As noted above, the user may strike the "repeat" button when the device is in the check mode. When the repeat button is used in the check mode, it causes the device to sequentially display all information associated with each individual receiving location. This is illustrated by block 254 in FIG. 10. After the user has received the desired information during the check procedure, the user may exit the check mode hy simply pressing the clear entry button as illustrated by block 257. The device then returns to the mode illustrated by block 118 in FIG. 5 which is a prompt to load additional samples.
Although the invention has been described and illustrated in detail, it is to be clearly understood that the same is by way of illustration and example only, and is not to be taken by way of limitation; the spirit and scope of this invention being limited only by the terms of the appended claims.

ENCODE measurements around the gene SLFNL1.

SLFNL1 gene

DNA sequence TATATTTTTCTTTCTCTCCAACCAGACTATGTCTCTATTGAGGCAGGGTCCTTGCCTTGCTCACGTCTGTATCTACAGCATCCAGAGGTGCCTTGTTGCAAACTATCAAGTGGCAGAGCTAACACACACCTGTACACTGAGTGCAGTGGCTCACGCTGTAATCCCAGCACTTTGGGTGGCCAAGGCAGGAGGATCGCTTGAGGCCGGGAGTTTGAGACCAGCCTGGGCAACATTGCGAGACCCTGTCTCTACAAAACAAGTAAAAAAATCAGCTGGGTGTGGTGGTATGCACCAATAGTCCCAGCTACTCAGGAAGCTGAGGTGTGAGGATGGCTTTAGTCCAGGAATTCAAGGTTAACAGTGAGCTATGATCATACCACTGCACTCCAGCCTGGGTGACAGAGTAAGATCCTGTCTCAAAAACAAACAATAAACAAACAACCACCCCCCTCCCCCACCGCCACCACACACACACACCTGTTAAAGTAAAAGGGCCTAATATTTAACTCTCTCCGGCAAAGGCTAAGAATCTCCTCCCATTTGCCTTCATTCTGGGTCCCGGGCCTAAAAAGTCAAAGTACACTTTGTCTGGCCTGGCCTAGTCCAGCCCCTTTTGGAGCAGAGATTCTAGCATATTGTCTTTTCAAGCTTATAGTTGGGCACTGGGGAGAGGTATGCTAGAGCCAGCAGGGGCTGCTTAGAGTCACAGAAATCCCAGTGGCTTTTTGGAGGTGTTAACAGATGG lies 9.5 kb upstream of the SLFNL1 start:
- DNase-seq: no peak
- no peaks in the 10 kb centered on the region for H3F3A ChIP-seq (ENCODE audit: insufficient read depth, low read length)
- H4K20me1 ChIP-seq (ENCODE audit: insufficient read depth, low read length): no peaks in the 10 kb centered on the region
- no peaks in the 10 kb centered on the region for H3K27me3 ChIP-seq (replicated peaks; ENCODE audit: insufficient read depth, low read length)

|Cited Patent||Filing date||Publication date||Applicant||Title|
|US3482082 *||Mar 18, 1966||Dec 2, 1969||Techicon Corp||Sample identification apparatus|
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|U.S. Classification||235/375, 235/472.01, 435/808, 436/809|
|International Classification||B01L99/00, G06F19/00|
|Cooperative Classification||Y10S435/808, Y10S436/809, B01L99/00, B01L9/50, G06F19/322, G06F19/3406, G06F19/366|
|European Classification||G06F19/36C, B01L9/50, B01L99/00|
|Apr 18, 1985||AS||Assignment|
Owner name: TRAVENOL-GENENTECH DIAGNOSTICS, CAMBRIDGE, MA., A
Free format text: ASSIGNMENT OF ASSIGNORS INTEREST.;ASSIGNOR:SHAFER, JOHN C.;REEL/FRAME:004396/0971
Effective date: 19850417
|Aug 2, 1988||CC||Certificate of correction|
|Apr 23, 1990||AS||Assignment|
Owner name: BAXTER INTERNATIONAL INC., A CORP. OF DELAWARE, IL
Free format text: ASSIGNMENT OF ASSIGNORS INTEREST.;ASSIGNOR:TRAVENOL GENENTECH DIAGNOSTICS, CAMBRIDGE, MA., A MA. GENERAL PARTNERSHIP;REEL/FRAME:005280/0929
Effective date: 19860422
|Feb 5, 1991||REMI||Maintenance fee reminder mailed|
|Jul 7, 1991||LAPS||Lapse for failure to pay maintenance fees|
|Sep 17, 1991||FP||Expired due to failure to pay maintenance fee|
Effective date: 19910707